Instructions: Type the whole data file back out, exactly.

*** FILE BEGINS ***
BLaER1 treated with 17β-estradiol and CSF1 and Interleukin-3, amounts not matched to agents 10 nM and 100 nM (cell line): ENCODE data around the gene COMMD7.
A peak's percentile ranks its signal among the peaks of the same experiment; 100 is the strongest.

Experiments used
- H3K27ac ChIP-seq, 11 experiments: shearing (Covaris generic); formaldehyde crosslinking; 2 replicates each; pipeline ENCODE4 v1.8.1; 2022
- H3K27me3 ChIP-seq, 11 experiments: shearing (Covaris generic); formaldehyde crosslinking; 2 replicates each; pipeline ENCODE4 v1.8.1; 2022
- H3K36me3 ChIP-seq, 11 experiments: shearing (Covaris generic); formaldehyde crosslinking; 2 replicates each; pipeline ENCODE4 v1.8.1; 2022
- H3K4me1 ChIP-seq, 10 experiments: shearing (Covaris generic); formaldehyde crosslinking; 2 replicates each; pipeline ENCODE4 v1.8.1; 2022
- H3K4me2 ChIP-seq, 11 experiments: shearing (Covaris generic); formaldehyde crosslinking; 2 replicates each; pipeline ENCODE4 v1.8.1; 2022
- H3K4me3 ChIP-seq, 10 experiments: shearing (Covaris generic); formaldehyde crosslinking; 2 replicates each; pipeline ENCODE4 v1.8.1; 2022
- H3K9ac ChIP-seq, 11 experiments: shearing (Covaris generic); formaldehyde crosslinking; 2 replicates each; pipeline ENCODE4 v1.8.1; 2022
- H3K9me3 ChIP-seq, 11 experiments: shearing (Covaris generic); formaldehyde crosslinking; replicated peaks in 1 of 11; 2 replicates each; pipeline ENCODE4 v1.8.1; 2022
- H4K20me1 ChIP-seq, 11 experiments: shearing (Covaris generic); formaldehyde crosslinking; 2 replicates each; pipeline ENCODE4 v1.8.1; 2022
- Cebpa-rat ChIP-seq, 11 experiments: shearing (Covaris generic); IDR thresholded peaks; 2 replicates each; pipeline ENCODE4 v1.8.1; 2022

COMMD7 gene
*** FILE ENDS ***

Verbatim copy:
BLaER1 treated with 17β-estradiol and CSF1 and Interleukin-3, amounts not matched to agents 10 nM and 100 nM (cell line): ENCODE data around the gene COMMD7.
A peak's percentile ranks its signal among the peaks of the same experiment; 100 is the strongest.

Experiments used
- H3K27ac ChIP-seq, 11 experiments: shearing (Covaris generic); formaldehyde crosslinking; 2 replicates each; pipeline ENCODE4 v1.8.1; 2022
- H3K27me3 ChIP-seq, 11 experiments: shearing (Covaris generic); formaldehyde crosslinking; 2 replicates each; pipeline ENCODE4 v1.8.1; 2022
- H3K36me3 ChIP-seq, 11 experiments: shearing (Covaris generic); formaldehyde crosslinking; 2 replicates each; pipeline ENCODE4 v1.8.1; 2022
- H3K4me1 ChIP-seq, 10 experiments: shearing (Covaris generic); formaldehyde crosslinking; 2 replicates each; pipeline ENCODE4 v1.8.1; 2022
- H3K4me2 ChIP-seq, 11 experiments: shearing (Covaris generic); formaldehyde crosslinking; 2 replicates each; pipeline ENCODE4 v1.8.1; 2022
- H3K4me3 ChIP-seq, 10 experiments: shearing (Covaris generic); formaldehyde crosslinking; 2 replicates each; pipeline ENCODE4 v1.8.1; 2022
- H3K9ac ChIP-seq, 11 experiments: shearing (Covaris generic); formaldehyde crosslinking; 2 replicates each; pipeline ENCODE4 v1.8.1; 2022
- H3K9me3 ChIP-seq, 11 experiments: shearing (Covaris generic); formaldehyde crosslinking; replicated peaks in 1 of 11; 2 replicates each; pipeline ENCODE4 v1.8.1; 2022
- H4K20me1 ChIP-seq, 11 experiments: shearing (Covaris generic); formaldehyde crosslinking; 2 replicates each; pipeline ENCODE4 v1.8.1; 2022
- Cebpa-rat ChIP-seq, 11 experiments: shearing (Covaris generic); IDR thresholded peaks; 2 replicates each; pipeline ENCODE4 v1.8.1; 2022

COMMD7 gene